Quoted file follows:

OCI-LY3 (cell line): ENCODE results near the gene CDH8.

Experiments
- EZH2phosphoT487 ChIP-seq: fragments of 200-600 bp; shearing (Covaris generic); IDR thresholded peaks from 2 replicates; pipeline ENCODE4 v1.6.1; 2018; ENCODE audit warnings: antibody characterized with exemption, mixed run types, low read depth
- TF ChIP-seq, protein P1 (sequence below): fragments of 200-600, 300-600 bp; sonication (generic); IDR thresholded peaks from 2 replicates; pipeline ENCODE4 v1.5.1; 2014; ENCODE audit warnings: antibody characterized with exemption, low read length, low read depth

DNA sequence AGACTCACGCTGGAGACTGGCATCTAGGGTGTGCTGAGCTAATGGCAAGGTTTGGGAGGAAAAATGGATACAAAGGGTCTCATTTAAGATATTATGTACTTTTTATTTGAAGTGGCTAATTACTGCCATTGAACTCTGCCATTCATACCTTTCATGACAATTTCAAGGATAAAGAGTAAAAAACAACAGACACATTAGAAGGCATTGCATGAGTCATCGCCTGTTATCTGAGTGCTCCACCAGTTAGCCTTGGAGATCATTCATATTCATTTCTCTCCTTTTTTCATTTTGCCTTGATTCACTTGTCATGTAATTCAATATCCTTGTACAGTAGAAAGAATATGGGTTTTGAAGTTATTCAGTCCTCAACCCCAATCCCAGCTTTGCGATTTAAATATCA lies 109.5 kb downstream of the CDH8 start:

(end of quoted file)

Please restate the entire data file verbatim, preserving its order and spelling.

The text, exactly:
OCI-LY3 (cell line): ENCODE results near the gene CDH8.

Experiments
- EZH2phosphoT487 ChIP-seq: fragments of 200-600 bp; shearing (Covaris generic); IDR thresholded peaks from 2 replicates; pipeline ENCODE4 v1.6.1; 2018; ENCODE audit warnings: antibody characterized with exemption, mixed run types, low read depth
- TF ChIP-seq, protein P1 (sequence below): fragments of 200-600, 300-600 bp; sonication (generic); IDR thresholded peaks from 2 replicates; pipeline ENCODE4 v1.5.1; 2014; ENCODE audit warnings: antibody characterized with exemption, low read length, low read depth

DNA sequence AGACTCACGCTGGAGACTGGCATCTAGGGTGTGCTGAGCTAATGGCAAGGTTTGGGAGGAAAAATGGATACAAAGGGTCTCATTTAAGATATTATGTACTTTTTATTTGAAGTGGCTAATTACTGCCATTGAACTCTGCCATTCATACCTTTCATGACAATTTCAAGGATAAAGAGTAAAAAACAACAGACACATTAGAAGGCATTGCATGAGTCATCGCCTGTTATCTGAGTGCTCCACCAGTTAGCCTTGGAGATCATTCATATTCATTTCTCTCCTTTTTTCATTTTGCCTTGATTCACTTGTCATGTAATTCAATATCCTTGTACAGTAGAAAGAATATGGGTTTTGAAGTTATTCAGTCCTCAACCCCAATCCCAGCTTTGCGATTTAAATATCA lies 109.5 kb downstream of the CDH8 start: